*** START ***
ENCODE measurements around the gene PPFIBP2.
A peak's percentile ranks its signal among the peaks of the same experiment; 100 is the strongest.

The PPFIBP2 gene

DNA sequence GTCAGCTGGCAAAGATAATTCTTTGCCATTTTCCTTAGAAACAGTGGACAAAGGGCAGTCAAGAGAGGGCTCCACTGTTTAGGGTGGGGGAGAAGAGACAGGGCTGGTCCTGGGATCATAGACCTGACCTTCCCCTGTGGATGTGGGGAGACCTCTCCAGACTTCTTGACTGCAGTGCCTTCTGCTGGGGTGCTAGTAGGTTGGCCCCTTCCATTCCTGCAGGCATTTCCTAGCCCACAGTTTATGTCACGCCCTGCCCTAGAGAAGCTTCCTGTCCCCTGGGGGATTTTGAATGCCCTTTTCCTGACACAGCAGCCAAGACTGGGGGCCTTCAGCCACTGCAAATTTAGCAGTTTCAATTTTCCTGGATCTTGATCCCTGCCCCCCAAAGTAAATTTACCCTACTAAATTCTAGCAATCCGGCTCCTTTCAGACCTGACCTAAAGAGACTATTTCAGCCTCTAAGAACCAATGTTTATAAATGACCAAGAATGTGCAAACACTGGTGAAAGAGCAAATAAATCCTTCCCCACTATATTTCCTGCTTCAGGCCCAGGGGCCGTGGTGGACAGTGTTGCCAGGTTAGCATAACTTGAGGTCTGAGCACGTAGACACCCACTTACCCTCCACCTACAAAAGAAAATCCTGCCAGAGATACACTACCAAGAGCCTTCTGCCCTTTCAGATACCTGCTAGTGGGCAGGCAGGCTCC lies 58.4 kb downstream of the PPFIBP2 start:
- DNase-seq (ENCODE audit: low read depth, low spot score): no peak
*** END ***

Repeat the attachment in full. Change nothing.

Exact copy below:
ENCODE measurements around the gene PPFIBP2.
A peak's percentile ranks its signal among the peaks of the same experiment; 100 is the strongest.

The PPFIBP2 gene

DNA sequence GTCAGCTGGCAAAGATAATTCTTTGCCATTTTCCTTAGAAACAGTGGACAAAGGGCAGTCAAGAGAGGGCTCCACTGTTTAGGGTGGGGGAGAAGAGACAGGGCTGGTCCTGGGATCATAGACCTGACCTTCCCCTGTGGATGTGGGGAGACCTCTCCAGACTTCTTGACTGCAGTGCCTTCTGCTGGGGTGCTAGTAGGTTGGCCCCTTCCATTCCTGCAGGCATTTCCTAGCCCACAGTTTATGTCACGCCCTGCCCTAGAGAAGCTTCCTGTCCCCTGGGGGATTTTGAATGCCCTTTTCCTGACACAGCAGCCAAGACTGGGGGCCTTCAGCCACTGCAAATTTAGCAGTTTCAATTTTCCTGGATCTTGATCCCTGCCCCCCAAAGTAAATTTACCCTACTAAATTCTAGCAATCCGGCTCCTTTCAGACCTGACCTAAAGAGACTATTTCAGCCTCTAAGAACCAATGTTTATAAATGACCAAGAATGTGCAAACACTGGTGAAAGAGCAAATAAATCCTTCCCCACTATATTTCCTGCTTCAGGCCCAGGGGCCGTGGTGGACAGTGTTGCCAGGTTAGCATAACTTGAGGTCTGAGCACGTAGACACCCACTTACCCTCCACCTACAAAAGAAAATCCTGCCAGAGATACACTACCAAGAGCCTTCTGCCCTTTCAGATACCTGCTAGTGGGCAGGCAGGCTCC lies 58.4 kb downstream of the PPFIBP2 start:
- DNase-seq (ENCODE audit: low read depth, low spot score): no peak